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Human influence on the climate system is clear, says new IPCC report

Credit: IPCC

Credit: IPCC

Human influence on the climate system is clear. This is evident in most regions of the globe, a new assessment by the Intergovernmental Panel on Climate Change (IPCC) concludes.

Also read: IPCC climate report digest

It is extremely likely that human influence has been the dominant cause of the observed warming since the mid-20th century. The evidence for this has grown, thanks to more and better observations, an improved understanding of the climate system response and improved climate models.

Warming in the climate system is unequivocal and since 1950 many changes have been observed throughout the climate system that are unprecedented over decades to millennia. Each of the last three decades has been successively warmer at the Earth’s surface than any preceding decade since 1850, reports the Summary for Policymakers of the IPCC Working Group I assessment report, Climate Change 2013: the Physical Science Basis, approved on Friday by member governments of the IPCC in Stockholm, Sweden.

“Observations of changes in the climate system are based on multiple lines of independent evidence. Our assessment of the science finds that the atmosphere and ocean have warmed, the amount of snow and ice has diminished, the global mean sea level has risen and the concentrations of greenhouse gases have increased,” said Qin Dahe, Co-Chair of IPCC Working Group I.

Thomas Stocker, the other Co-Chair of Working Group I said: “Continued emissions of greenhouse gases will cause further warming and changes in all components of the climate system. Limiting climate change will require substantial and sustained reductions of greenhouse gas emissions.”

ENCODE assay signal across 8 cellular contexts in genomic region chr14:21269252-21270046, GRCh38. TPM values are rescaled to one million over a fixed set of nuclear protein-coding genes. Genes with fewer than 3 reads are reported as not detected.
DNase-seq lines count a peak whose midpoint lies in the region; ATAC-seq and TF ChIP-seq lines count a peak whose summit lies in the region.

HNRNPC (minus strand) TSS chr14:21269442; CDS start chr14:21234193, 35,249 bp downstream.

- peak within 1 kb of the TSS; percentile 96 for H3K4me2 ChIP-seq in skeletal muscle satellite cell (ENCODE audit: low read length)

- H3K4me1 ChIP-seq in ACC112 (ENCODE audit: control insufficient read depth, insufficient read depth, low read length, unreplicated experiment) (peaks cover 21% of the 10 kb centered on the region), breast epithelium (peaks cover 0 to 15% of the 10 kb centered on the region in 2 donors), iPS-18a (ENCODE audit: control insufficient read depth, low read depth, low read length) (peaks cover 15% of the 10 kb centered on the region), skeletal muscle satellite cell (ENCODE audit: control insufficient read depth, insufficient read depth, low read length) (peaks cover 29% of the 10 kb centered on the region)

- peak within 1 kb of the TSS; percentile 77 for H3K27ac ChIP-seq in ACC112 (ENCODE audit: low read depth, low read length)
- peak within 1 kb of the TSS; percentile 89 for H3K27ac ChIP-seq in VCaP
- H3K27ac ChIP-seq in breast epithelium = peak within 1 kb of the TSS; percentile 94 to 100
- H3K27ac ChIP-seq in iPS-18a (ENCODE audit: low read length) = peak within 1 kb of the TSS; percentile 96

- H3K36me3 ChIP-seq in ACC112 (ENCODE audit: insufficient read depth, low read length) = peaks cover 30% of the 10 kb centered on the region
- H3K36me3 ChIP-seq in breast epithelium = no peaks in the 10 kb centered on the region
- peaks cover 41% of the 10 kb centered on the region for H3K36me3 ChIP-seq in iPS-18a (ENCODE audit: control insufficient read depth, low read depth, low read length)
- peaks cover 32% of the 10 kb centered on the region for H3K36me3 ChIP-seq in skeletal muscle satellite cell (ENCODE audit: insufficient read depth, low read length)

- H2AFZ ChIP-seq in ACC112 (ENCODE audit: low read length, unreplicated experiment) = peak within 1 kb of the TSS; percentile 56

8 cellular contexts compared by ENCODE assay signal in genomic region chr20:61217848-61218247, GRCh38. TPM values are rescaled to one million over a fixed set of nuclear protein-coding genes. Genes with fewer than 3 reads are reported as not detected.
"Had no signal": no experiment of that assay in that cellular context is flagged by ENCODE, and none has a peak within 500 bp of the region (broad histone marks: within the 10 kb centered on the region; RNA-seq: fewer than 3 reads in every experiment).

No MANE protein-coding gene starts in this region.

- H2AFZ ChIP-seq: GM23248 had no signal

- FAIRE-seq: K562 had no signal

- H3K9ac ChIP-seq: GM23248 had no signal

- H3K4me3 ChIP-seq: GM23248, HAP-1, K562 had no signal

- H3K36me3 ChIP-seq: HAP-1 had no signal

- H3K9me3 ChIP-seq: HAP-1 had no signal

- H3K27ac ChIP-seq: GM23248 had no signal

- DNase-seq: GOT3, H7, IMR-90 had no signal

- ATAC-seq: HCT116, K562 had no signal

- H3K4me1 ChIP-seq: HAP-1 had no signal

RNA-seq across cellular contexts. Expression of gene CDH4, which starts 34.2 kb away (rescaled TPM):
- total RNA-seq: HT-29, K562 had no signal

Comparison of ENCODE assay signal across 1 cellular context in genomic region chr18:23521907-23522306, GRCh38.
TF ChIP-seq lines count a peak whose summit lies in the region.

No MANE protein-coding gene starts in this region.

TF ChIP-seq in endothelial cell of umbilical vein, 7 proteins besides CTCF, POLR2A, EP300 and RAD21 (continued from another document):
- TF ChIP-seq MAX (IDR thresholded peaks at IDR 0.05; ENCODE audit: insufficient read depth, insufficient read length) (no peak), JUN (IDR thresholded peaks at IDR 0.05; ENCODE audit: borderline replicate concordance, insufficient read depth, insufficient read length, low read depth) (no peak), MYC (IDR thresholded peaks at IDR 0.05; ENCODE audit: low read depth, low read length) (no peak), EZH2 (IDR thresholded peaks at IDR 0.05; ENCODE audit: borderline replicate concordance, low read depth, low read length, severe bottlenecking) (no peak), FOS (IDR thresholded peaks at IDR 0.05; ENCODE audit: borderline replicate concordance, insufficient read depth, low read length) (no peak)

“Global surface temperature change for the end of the 21st century is projected to be likely to exceed 1.5°C relative to 1850 to 1900 in all but the lowest scenario considered, and likely to exceed 2°C for the two high scenarios,” said Co-Chair Thomas Stocker. “Heat waves are very likely to occur more frequently and last longer. As the Earth warms, we expect to see currently wet regions receiving more rainfall, and dry regions receiving less, although there will be exceptions,” he added. Projections of climate change are based on a new set of four scenarios of future greenhouse gas concentrations and aerosols, spanning a wide range of possible futures. The Working Group I report assessed global and regional-scale climate change for the early, mid-, and later 21st century.

“As the ocean warms, and glaciers and ice sheets reduce, global mean sea level will continue to rise, but at a faster rate than we have experienced over the past 40 years,” said Co-Chair Qin Dahe. The report finds with high confidence that ocean warming dominates the increase in energy stored in the climate system, accounting for more than 90% of the energy accumulated between 1971 and 2010.

Co-Chair Thomas Stocker concluded: “As a result of our past, present and expected future emissions of CO2, we are committed to climate change, and effects will persist for many centuries even if emissions of CO2 stop.”

Rajendra Pachauri, Chair of the IPCC, said: “This Working Group I Summary for Policymakers provides important insights into the scientific basis of climate change. It provides a firm foundation for considerations of the impacts of climate change on human and natural systems and ways to meet the challenge of climate change.” These are among the aspects assessed in the contributions of Working Group II and Working Group III to be released in March and April 2014. The IPCC Fifth Assessment Report cycle concludes with the publication of its Synthesis Report in October 2014.

The IPCC supplies policy-relevant information about climate change to the world’s governments. Its Fifth Assessment Report (AR5) will be considered by negotiators responsible for concluding a new agreement under the United Nations Framework Convention on Climate Change (UNFCCC) in 2015.

Some of the report’s key findings include: